Join James Robinson, Kyra Millard, Matt Bowser, and Thanasis Kinias as we interview Dr. Ryan Cordell as we talk about intersections between 19th century apocalyptic literature and digital humanities, and how Dr. Cordell has used DH in order to research his area of study. We talk about Print History of the 19th century. We then talk about the Viral Texts project and the potential for text mapping networks for historical research.
Why are newspapers named “The Telegraph”?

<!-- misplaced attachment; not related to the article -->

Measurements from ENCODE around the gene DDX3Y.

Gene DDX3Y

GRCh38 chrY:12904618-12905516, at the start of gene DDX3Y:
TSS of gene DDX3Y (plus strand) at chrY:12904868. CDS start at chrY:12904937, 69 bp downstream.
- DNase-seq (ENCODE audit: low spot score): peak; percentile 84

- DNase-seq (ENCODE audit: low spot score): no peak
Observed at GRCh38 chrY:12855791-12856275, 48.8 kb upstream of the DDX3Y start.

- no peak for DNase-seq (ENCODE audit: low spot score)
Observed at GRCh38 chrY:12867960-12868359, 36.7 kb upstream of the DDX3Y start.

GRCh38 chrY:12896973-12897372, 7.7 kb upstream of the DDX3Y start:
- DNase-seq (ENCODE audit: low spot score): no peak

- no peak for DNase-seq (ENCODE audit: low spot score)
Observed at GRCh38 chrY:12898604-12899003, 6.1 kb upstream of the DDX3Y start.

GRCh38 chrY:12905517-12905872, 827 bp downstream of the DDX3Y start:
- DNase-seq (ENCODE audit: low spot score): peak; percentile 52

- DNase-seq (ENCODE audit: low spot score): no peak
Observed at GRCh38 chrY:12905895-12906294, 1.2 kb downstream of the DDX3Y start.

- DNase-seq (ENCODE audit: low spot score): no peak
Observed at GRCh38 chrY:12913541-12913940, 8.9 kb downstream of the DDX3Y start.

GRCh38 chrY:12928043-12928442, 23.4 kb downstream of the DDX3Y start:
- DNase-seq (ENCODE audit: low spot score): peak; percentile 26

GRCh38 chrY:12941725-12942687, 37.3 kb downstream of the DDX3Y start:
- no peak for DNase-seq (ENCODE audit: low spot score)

For More Information on the Materials Discussed in this Podcast:
“19th Century Data Vizualization” by Lauren Klein
“Literary Pattern Recognition: Modernism between Close Reading and Machine Learning” by Hoyt Long and Richard Jean So
(Critical Inquiry, Vol. 42, No. 2 (Winter 2016), pp. 235-267)
“Shifting Scales: Between Literature and Social Science” by Ted Underwood and Jim English
(Modern Language Quarterly, Vol. 77, No. 3 (2016), pp. 277-295)
Brought to you by the Northeastern Graduate History Association
Sound Editing: Beka Bryer
Produced: Dan Squizzero
Music by Kieran Legg